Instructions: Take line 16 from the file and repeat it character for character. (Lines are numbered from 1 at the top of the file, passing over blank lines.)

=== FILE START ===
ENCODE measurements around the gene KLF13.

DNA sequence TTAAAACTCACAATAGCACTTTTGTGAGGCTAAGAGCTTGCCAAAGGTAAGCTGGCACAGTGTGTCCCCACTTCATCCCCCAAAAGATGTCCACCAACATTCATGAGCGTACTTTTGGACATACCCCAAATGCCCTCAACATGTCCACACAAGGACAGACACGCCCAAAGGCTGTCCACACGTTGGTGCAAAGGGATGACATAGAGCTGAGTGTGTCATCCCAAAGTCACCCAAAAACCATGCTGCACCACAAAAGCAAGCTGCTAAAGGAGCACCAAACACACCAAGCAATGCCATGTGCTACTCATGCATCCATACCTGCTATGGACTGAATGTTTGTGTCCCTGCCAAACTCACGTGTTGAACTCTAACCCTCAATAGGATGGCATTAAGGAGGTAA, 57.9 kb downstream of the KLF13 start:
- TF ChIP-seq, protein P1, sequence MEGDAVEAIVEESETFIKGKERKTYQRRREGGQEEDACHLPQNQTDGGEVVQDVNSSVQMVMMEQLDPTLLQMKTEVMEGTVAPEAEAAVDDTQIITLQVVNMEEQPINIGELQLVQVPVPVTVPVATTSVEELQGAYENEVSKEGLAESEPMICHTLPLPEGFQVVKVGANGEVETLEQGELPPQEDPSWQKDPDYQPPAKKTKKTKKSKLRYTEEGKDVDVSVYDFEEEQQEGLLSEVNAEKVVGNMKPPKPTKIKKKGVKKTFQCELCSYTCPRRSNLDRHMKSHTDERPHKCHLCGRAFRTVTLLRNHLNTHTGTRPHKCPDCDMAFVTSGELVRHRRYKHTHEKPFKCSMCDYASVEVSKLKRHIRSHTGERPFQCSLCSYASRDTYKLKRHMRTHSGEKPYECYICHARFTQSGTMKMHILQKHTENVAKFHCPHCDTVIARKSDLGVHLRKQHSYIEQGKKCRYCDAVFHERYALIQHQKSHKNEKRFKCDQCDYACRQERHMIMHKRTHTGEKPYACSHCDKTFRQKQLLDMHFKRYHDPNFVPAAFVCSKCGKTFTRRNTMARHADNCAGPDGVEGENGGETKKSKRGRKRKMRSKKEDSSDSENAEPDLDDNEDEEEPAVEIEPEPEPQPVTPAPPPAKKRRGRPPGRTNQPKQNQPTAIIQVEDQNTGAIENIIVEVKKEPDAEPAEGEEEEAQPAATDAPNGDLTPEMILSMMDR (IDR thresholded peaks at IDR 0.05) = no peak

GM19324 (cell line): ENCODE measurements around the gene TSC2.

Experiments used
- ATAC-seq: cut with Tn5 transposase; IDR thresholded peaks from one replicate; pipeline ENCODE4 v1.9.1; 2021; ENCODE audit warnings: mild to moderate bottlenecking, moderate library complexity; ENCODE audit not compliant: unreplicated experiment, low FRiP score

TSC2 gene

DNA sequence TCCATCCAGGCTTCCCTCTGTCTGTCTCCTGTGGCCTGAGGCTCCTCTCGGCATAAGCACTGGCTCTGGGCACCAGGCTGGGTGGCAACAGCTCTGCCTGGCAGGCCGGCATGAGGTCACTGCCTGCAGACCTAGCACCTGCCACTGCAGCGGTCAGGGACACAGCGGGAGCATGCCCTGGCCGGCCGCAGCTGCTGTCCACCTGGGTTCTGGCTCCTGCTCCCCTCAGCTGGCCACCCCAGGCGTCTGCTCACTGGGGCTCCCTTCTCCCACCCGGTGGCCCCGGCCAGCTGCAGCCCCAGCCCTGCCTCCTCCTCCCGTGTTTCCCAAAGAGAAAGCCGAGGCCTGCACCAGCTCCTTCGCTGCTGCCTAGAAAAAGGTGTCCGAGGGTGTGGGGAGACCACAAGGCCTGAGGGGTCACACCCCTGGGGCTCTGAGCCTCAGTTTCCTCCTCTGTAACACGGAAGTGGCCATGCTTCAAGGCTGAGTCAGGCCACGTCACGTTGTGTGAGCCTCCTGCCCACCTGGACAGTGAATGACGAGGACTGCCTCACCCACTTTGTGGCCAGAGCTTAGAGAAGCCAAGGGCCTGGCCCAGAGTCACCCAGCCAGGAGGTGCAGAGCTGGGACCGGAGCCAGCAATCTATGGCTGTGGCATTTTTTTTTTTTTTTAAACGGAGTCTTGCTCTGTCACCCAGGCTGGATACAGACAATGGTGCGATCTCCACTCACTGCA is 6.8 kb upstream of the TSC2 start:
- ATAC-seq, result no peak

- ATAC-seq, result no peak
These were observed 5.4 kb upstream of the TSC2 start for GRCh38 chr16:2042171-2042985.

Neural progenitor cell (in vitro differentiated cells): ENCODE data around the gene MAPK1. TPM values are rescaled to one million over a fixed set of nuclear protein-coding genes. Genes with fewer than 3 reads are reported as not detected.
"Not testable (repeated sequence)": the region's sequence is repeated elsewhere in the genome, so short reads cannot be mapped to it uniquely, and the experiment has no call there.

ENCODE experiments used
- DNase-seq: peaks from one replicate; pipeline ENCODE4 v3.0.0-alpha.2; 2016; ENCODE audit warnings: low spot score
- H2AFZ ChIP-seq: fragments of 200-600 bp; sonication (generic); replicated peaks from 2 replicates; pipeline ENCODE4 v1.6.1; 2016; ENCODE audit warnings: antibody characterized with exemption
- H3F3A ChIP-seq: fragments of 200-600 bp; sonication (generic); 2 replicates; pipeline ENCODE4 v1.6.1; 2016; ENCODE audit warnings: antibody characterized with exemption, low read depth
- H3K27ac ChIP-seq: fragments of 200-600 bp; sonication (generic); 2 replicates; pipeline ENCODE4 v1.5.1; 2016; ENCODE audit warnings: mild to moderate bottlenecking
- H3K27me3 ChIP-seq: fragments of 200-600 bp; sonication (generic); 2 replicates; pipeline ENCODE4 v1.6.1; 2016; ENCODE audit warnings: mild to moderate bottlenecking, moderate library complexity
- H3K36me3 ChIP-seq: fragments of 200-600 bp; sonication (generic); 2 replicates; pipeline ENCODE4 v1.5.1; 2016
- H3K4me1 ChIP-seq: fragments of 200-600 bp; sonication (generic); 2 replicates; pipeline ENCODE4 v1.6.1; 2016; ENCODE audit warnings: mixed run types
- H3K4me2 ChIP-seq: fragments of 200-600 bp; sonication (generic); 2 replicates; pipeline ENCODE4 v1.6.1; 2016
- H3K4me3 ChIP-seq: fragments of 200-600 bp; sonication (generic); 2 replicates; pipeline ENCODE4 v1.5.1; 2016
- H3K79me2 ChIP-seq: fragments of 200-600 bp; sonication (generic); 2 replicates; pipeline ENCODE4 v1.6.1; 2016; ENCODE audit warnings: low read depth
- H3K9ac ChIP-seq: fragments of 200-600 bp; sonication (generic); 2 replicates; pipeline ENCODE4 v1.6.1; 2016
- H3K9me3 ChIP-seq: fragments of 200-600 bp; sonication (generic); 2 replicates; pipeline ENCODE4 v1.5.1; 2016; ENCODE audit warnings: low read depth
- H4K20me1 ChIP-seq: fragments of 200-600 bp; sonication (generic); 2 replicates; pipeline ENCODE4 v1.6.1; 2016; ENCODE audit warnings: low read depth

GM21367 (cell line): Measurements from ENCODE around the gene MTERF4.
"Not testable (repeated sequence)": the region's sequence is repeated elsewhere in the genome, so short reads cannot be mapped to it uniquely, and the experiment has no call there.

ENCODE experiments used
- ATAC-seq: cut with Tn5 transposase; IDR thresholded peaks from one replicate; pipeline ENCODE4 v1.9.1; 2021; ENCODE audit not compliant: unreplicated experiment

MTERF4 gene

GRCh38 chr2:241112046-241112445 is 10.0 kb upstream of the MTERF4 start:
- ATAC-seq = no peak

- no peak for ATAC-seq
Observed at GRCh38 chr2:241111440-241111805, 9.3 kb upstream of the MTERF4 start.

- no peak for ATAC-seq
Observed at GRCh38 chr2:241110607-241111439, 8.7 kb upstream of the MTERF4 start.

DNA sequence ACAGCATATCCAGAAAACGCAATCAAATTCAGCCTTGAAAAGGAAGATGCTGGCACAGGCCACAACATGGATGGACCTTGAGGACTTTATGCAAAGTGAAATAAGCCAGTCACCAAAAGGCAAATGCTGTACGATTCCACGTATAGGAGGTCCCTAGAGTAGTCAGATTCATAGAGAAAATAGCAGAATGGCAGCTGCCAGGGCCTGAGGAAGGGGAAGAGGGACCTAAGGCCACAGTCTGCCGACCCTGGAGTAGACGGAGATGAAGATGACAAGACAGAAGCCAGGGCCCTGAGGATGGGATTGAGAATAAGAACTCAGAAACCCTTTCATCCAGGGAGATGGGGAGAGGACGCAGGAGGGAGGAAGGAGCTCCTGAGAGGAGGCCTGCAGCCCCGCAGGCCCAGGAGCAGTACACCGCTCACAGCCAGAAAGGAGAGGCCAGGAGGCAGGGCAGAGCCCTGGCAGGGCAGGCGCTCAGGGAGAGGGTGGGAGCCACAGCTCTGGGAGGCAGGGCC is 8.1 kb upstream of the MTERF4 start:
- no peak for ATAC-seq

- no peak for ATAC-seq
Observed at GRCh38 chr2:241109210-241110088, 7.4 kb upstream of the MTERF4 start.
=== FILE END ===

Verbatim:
- H2AFZ ChIP-seq: fragments of 200-600 bp; sonication (generic); replicated peaks from 2 replicates; pipeline ENCODE4 v1.6.1; 2016; ENCODE audit warnings: antibody characterized with exemption